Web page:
Stage I nonsmall cell lung cancer in patients aged 75 years

Outcomes after stereotactic radiotherapy
Cornelis J. A. Haasbeek, MD Cancer 2010;116:406
Department of Radiation Oncology, VU University Medical Center, Amsterdam, the Netherlands
The number of patients aged 75 years who present with a stage I nonsmall cell lung cancer (NSCLC) is increasing. Elderly patients often have significant comorbidity and may be unfit for surgery. Furthermore, surgery in the elderly is associated with increased mortality and morbidity. In this study, the authors evaluated the outcomes of stereotactic radiotherapy (SRT) in elderly patients.
Since 2003, 203 tumors in 193 patients aged 75 years were treated using SRT (118 T1 tumors, 85 T2 tumors). The median patient age was 79 years, 80% of patients were considered medically inoperable, and 20% of patients declined surgery. The median Charlson comorbidity score was 4, and severe chronic obstructive pulmonary disease (Global Initiative for Chronic Obstructive Lung Disease Class III or greater) was present in 25% of patients. Risk-adapted SRT schemes were used with the same total dose of 60 grays in 3 fractions (33%), 5 fractions (50%), or 8 fractions (17% of patients), depending on the patient's risk for toxicity.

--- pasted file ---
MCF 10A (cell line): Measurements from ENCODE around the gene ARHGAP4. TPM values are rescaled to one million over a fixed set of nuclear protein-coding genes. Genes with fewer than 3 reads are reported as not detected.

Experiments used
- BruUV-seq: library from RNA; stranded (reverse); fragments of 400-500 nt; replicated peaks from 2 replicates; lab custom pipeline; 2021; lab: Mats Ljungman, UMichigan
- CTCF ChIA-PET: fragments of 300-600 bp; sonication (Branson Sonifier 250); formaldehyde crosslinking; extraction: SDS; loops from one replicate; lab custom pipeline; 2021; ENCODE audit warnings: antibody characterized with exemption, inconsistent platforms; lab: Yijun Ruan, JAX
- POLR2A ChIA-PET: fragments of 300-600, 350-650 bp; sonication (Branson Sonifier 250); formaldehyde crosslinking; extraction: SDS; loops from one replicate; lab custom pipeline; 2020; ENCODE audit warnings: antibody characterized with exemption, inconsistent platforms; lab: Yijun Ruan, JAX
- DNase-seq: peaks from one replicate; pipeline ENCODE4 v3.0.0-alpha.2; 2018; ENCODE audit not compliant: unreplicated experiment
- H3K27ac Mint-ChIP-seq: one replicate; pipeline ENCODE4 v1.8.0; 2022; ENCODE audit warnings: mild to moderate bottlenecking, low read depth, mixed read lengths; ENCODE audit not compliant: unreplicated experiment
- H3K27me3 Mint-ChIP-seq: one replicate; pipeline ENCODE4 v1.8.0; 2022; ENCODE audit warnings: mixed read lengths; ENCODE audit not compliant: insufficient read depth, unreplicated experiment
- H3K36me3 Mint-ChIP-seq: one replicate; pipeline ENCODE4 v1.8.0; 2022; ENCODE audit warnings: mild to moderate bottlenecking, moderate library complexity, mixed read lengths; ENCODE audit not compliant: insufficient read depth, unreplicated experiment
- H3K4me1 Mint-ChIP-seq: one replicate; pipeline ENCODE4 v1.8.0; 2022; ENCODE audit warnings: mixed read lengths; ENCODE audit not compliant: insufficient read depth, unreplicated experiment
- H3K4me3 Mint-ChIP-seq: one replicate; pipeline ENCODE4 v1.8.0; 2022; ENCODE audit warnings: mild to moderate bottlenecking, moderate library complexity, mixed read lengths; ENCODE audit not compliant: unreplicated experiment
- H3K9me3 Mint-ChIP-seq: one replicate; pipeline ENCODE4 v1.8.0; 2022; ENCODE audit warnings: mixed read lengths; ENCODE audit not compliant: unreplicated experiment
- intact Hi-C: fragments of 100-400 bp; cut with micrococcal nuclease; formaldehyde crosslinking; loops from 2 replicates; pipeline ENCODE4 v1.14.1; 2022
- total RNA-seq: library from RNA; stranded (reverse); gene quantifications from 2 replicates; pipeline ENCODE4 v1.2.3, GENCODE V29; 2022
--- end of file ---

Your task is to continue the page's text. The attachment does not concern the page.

SRT was well tolerated, and all but 1 patient completed treatment. Survival rates at 1 year and 3 years were 86% and 45%, respectively. Survival was correlated with performance score (P = .001) and pre-SRT lung function (P = .04). The actuarial local control rate at 3 years was 89%. Acute toxicity was uncommon, and late Radiation Therapy Oncology Group grade 3 toxicity was observed in <10% of patients.

SRT achieved high local control rates with minimal toxicity in patients aged 75 years despite their significant medical comorbidities. These results indicated that more active diagnostic and therapeutic approaches are justified in elderly patients and that SRT should be considered and discussed as a curative treatment alternative. Cancer 2010. 2010 American Cancer Society.